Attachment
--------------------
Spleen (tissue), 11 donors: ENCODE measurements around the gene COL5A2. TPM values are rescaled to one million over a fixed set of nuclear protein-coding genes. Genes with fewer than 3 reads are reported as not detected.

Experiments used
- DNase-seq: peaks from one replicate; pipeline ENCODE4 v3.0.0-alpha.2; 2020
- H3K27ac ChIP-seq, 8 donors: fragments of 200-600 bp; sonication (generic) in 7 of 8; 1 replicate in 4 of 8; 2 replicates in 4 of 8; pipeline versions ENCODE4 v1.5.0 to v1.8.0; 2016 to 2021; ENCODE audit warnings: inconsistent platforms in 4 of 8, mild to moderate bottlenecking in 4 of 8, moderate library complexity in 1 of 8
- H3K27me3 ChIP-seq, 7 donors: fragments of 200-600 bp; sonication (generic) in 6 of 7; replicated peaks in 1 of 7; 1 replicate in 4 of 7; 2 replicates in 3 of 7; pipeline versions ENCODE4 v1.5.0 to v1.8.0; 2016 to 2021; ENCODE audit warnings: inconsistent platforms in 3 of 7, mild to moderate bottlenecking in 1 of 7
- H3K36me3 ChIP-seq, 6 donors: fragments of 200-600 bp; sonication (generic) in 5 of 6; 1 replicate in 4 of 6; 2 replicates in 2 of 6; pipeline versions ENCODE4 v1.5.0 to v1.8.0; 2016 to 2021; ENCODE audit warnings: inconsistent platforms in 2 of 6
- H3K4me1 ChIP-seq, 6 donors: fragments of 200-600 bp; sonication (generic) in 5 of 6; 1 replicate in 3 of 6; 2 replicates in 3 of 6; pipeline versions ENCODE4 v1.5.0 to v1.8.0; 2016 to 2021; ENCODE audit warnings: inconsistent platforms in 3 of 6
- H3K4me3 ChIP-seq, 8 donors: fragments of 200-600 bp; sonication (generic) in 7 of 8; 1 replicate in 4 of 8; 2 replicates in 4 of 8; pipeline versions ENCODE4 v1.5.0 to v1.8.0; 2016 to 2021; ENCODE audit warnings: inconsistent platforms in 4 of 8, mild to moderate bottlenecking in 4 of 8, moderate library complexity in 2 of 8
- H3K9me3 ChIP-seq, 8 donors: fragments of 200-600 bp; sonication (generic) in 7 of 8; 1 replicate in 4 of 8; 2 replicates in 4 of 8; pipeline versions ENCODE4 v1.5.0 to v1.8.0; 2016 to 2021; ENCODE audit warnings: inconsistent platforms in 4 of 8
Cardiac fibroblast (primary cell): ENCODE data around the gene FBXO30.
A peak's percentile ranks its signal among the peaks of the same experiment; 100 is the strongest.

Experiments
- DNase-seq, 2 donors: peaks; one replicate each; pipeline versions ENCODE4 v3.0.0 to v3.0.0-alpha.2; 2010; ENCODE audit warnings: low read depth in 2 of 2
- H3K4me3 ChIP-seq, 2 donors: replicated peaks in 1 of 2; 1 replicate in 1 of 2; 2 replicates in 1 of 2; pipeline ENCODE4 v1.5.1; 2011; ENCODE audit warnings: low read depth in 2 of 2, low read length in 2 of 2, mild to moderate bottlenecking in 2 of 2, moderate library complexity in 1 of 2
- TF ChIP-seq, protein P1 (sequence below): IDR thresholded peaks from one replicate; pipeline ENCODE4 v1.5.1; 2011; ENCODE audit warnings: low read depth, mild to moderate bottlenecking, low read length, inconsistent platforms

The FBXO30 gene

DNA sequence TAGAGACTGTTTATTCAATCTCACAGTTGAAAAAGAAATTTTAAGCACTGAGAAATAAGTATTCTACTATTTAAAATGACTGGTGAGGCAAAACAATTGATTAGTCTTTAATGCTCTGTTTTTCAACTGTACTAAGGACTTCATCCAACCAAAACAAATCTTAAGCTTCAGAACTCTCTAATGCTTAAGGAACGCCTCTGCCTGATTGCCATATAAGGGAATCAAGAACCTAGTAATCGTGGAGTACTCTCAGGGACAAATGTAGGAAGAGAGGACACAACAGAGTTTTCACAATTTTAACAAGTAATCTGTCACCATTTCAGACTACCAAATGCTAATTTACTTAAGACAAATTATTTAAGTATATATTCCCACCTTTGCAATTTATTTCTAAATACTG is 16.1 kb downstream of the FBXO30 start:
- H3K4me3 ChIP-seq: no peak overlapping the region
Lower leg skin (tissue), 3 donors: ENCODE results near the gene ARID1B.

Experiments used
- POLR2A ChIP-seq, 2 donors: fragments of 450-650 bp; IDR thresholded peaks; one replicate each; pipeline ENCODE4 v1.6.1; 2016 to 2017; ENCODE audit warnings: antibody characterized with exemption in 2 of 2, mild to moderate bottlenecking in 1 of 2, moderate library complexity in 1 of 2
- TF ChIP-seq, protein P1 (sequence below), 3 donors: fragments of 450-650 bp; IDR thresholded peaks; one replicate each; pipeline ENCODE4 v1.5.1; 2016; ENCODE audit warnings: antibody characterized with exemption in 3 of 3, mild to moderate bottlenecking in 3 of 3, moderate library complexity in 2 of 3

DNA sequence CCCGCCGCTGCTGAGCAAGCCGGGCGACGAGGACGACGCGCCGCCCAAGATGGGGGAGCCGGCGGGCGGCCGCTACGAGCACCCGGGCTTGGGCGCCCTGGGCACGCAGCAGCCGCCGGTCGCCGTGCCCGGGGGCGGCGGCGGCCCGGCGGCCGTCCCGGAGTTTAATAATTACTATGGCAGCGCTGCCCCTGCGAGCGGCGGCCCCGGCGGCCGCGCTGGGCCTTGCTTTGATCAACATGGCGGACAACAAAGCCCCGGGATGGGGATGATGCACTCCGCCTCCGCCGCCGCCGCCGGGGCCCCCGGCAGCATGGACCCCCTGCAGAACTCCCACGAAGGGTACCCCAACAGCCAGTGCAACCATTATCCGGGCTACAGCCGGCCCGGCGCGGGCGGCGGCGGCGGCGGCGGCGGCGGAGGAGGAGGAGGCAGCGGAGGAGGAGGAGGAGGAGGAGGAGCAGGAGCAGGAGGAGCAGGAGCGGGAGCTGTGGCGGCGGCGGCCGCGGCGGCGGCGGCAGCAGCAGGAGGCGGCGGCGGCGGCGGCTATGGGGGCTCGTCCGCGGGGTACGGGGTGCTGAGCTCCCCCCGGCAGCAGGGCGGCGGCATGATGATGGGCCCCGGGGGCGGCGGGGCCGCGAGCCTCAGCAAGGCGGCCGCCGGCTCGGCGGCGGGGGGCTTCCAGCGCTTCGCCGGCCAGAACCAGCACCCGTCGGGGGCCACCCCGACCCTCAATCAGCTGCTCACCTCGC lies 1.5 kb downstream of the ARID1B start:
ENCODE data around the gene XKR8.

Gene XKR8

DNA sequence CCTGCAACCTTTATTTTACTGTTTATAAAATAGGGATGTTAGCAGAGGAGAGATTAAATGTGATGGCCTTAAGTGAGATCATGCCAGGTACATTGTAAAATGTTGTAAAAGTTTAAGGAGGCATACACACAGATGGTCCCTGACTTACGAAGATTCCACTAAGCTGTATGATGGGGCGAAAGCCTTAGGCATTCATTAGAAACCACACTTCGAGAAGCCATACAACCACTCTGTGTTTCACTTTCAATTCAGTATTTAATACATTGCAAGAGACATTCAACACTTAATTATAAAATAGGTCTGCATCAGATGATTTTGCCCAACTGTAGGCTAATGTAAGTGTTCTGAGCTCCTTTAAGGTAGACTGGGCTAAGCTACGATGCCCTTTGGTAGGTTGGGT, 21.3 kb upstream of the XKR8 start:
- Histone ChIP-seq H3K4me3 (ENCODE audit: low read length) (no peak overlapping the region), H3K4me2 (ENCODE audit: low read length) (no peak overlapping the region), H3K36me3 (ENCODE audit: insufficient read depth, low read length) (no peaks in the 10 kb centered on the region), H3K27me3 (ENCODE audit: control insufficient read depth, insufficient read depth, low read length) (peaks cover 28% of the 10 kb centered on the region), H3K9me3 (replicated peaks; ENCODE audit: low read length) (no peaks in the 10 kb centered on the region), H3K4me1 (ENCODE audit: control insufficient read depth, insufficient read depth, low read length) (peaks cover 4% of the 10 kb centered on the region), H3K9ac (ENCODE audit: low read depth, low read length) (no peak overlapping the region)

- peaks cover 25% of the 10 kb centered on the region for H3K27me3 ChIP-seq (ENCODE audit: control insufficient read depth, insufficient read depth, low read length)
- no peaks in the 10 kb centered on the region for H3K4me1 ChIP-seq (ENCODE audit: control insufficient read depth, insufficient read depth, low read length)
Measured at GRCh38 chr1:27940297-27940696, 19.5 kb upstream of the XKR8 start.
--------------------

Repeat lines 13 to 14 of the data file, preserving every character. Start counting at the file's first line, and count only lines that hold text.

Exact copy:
- DNase-seq, 2 donors: peaks; one replicate each; pipeline versions ENCODE4 v3.0.0 to v3.0.0-alpha.2; 2010; ENCODE audit warnings: low read depth in 2 of 2
- H3K4me3 ChIP-seq, 2 donors: replicated peaks in 1 of 2; 1 replicate in 1 of 2; 2 replicates in 1 of 2; pipeline ENCODE4 v1.5.1; 2011; ENCODE audit warnings: low read depth in 2 of 2, low read length in 2 of 2, mild to moderate bottlenecking in 2 of 2, moderate library complexity in 1 of 2